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Search Results: 1 - 10 of 320122 matches for " Héctor de Paz-Carmona "
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High Blood Pressure Effects on the Brain Barriers and Choroid Plexus Secretion  [PDF]
Ibrahim González-Marrero, Leandro Casta?eyra-Ruiz, Juan M. González-Toledo, Agustín Casta?eyra-Ruiz, Héctor de Paz-Carmona, Lidia Ruiz-Mayor, Agustín Casta?eyra-Perdomo, Emilia M. Carmona-Calero
Neuroscience & Medicine (NM) , 2012, DOI: 10.4236/nm.2012.31009
Abstract: High blood pressure produces ventricular dilation, variations in circumventricular organs and changes in the cerebrospinal fluid compositions. On the other hand, chronic hypertension in spontaneously hypertensive rats can cause changes in the integrity of the brain barriers: blood-cerebrospinal fluid barrier and blood brain barrier. The permeability of the brain barriers can be studied by using transthyretin and S-100β. In the present work we study the integrity of the brain barrier and the choroid plexus function variations in arterial hypertension. Control rats and spontaneously hypertensive rats were used and the choroid plexus were processed by immunohistochemistry with anti-transthyretin and anti-vasopressin. Western blot was also performed in cerebrospinal fluid, serum and choroid plexus using anti-S-100β, anti-transthyretin. The accumulation of transthyretin immunoreactive was bigger in spontaneously hypertensive rats with respect to the control. Vasopressin was also higher in spontaneously hypertensive rats with respect to the control. Western blot showed that transthyretin tetramer was higher in the spontaneously hypertensive rats than in the control rats. The expression of transthyretin monomer was lower in hypertensive rats than the control in the cerebrospinal fluid, the transthyretin monomer reaction in the blood was stronger in hypertensive than in control rats. Western blot for the S-100 β showed an increase in blood and cerebrospinal fluid of hypertensive rats. The high blood pressure produces a disruption of the blood brain barrier and blood to cerebrospinal fluid barrier that allows extravasations from the cerebrospinal fluid to the blood and from the blood to the cerebrospinal fluid.
Hypertension effects on p73 expression in the rat circumventricular organs and cerebrospinal fluid  [PDF]
Emilia M. Carmona-Calero, Ibrahim González-Marrero, Manuela Casta?eyra-Martin, Juan M. González-Toledo, Leandro Casta?eyra-Ruiz, Héctor de Paz-Carmona, Agustín Casta?eyra-Ruiz, Lidia Ruiz-Mayor, Agustín Casta?eyra-Perdomo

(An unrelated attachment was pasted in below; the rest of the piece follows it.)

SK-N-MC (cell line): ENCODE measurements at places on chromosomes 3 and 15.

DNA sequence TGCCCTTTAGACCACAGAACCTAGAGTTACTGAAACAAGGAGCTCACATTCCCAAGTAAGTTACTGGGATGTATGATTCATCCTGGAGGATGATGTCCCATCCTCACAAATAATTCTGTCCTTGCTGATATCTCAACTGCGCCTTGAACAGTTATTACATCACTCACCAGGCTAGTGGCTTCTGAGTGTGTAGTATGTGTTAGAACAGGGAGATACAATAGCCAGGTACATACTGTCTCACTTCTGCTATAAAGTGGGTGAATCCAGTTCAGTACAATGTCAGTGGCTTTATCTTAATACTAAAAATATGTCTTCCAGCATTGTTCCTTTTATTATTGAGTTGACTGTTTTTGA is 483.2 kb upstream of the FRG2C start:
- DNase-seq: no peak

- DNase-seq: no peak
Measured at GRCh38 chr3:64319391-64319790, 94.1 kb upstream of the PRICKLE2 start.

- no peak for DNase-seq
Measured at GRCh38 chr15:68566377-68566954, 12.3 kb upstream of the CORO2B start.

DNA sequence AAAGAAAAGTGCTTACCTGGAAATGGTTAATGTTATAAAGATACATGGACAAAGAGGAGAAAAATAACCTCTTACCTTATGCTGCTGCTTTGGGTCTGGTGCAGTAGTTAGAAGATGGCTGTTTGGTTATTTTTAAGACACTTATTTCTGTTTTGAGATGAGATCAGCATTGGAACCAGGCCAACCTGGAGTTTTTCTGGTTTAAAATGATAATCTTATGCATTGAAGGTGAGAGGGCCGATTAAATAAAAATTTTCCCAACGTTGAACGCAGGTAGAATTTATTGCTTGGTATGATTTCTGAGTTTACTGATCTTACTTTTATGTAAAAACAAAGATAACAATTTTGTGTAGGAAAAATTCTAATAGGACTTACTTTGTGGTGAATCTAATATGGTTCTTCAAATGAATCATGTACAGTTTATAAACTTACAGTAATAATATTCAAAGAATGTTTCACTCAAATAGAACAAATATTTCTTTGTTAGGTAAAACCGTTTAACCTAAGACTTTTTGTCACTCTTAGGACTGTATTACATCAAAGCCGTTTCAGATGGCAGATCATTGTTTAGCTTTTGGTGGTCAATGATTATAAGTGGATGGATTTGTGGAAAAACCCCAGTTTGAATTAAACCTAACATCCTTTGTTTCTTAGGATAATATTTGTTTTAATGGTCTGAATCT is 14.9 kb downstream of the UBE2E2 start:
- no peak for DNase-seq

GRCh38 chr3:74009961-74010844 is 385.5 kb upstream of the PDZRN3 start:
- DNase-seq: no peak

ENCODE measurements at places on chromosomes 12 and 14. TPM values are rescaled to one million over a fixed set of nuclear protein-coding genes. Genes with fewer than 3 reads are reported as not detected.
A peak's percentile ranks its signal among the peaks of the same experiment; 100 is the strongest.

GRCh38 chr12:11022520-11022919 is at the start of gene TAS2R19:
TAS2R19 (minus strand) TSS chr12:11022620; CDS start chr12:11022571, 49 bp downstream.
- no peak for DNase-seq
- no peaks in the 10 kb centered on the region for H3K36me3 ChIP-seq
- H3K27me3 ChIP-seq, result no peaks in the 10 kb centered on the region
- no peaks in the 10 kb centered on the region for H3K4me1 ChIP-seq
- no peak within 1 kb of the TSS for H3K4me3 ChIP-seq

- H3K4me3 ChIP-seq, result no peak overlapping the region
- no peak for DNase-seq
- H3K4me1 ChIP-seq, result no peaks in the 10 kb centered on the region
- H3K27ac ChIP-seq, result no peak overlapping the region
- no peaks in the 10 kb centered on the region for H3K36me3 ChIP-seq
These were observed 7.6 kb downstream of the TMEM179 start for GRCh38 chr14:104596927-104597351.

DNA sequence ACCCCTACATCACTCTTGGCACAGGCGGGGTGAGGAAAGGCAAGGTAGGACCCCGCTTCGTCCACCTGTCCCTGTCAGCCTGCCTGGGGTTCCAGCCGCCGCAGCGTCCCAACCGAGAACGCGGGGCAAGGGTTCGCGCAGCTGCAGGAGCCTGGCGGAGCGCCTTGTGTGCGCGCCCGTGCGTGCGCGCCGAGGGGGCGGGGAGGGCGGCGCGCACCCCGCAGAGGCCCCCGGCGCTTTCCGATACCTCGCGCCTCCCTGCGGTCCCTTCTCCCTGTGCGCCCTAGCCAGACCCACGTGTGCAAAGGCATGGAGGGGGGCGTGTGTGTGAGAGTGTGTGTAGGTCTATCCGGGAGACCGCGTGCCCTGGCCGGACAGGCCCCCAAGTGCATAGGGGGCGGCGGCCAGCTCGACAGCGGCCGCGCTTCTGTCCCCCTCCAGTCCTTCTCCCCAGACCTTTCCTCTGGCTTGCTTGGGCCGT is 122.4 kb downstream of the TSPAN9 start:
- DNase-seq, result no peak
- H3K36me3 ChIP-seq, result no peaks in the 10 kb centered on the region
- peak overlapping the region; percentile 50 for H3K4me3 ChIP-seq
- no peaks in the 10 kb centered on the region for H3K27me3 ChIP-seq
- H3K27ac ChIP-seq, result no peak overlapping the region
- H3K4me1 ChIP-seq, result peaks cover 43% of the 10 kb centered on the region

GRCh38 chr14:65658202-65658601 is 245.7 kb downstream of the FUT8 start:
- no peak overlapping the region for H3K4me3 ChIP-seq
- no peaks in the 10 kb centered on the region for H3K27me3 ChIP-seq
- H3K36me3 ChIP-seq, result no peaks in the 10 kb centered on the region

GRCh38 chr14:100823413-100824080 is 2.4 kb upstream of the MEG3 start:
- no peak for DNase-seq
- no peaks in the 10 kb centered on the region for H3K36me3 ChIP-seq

World Journal of Neuroscience (WJNS) , 2012, DOI: 10.4236/wjns.2012.22010
Abstract: It has been reported that spontaneously hypertensive rats (SHR) show ventricular dilation, changes in CSF proteins and variations in the circumventricular organs (CVO) such as: the subcommissural organ (SCO), the subfornical organ (SFO) and the area postrema (AP) which are located in the walls of the third and fourth ventricles. On the other hand, p73 proteins are present in cells of the central nervous system (CNS) such as circumventricular structures and the neuroepithelium which are altered in ventricular dilation. The purpose of the present work is to study the TAp73 isoform expression in the circumventricular organs (CVO) and their variations in ventricular dilatation and arterial hypertension. Brains and cerebrospinal fluid (CSF) from control Wistar-Kyoto rats (WKY) and SHR were used. The paraffin sections containing the CVO were immunohistochemically proc-essed with anti-TAp73 and by western blot, p73 bands in the CSF and circumventricular organ extract were also identified. The western blot study showed bands marked with p73 in the CSF and CVO, the p73 band expression was bigger in the SHR than in the WKY rats. We also found stronger markings in the SFO, SCO and AP of the hypertensive rats than in the WKY rats. It could be concluded that hypertension in the SHR produces altera-tions in the relationship between the p73 protein, circumventricular structures and CSF.
Luteinizing Hormone-Releasing Hormone Distribution in the Anterior Hypothalamus of the Female Rats
Leandro Casta?eyra-Ruiz,Ibrahim González-Marrero,Agustín Casta?eyra-Ruiz,Juan M. González-Toledo,María Casta?eyra-Ruiz,Héctor de Paz-Carmona,Agustín Casta?eyra-Perdomo,Emilia M. Carmona-Calero
ISRN Anatomy , 2013, DOI: 10.5402/2013/870721